• Difficulty bearing weight: Affected dogs may have difficulty bearing weight on the affected limb, leading to limping or favoring of the uninjured limb. 
  • Swelling and joint effusion: The knee joint may appear swollen or have fluid accumulation (effusion) due to inflammation caused by the ligament injury. 
  • Pain: Dogs with a torn CrCL typically experience pain in the affected knee joint, which may be evident through vocalization, reluctance to move or be touched, or changes in behavior. 
  • Stiffness and reduced range of motion: The affected knee joint may become stiff, and the dog may exhibit a reduced range of motion due to pain and instability. 
  • Muscle atrophy: Chronic lameness and decreased use of the affected limb can lead to muscle atrophy (loss of muscle mass) in the thigh muscles of the affected limb. 
  • Difficulty rising or sitting: Dogs may have difficulty rising from a lying position or sitting down due to pain and instability in the knee joint. 
  • Clicking or popping sounds: In some cases, dogs with a torn CrCL may exhibit clicking or popping sounds when moving the affected joint, which can indicate joint instability or damage. 

It’s important to note that the severity of symptoms can vary depending on factors such as the degree of ligament damage, the presence of concurrent joint pathology, the dog’s age, weight, and activity level, among others. Prompt veterinary evaluation and appropriate management, which may include surgery to stabilize the joint, can help alleviate pain, prevent further joint damage, and improve your dog’s quality of life.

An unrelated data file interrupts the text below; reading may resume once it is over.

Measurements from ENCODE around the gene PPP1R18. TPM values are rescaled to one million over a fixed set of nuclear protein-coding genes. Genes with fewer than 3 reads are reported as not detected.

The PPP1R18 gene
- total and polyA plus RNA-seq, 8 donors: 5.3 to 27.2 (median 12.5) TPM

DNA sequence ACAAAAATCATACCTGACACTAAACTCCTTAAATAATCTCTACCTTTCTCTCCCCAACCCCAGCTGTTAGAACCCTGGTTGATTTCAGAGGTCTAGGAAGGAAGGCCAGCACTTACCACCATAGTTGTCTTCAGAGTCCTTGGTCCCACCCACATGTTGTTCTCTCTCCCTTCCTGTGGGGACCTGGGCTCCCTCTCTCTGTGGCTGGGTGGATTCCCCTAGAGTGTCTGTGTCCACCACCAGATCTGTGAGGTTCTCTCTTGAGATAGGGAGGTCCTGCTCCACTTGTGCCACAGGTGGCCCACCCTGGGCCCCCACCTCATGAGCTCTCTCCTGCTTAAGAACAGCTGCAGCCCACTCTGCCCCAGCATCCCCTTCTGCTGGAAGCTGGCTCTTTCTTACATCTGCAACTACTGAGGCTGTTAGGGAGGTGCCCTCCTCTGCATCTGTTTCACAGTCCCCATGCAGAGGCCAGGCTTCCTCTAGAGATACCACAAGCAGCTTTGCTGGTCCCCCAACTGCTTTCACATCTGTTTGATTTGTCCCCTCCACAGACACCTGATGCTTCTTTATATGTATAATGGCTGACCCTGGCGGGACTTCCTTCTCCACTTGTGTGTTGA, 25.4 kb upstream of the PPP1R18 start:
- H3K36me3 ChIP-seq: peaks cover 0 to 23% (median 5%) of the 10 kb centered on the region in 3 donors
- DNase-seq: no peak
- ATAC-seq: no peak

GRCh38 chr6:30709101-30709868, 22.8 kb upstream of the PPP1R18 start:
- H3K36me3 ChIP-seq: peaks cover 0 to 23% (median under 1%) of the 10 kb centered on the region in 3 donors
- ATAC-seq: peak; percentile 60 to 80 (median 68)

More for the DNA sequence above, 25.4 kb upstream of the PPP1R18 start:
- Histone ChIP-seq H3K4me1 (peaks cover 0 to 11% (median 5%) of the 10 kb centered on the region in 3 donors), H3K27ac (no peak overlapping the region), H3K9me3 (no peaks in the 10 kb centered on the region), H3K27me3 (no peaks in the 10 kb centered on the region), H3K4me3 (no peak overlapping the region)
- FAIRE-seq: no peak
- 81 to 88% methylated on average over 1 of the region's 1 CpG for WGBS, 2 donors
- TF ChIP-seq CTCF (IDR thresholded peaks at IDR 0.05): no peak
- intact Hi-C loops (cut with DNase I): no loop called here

In summary, to answer the question “What is TPLO?”, TPLO (Tibial Plateau Leveling Osteotomy) surgery is a veterinary procedure aimed at treating cranial cruciate ligament (CrCL) ruptures in dogs, which is equivalent to an ACL tear in humans. This surgical intervention involves reshaping the top surface of the tibia bone to stabilize the knee joint, thereby relieving pain, preventing irreversible joint damage, and promoting a return to normal, active, and pain-free function for the dog. 

Qualified and experienced veterinarians typically recommend TPLO surgery after careful evaluation of the dog’s condition, considering factors such as the severity of symptoms, the extent of ligament damage, the dog’s size, breed, age, and activity level. 

Symptoms indicating the need for TPLO surgery include persistent lameness, difficulty bearing weight on the affected limb, swelling and joint effusion, pain, stiffness, reduced range of motion, muscle atrophy, and difficulty rising or sitting. These symptoms may develop gradually over time due to the slow degeneration of the cranial cruciate ligament, or they may result from acute trauma to the knee joint. 

Early detection and intervention are crucial for managing CrCL disease in order to prevent further damage to structures in the knee. Therefore, dog owners should seek prompt veterinary evaluation if their dog exhibits any of the aforementioned symptoms, as timely diagnosis and appropriate treatment, including TPLO surgery when indicated, can significantly improve the dog’s quality of life and long-term joint health. 

Schedule a consultation with the Animal Outpatient Surgery of San Diego today for assurance and guidance.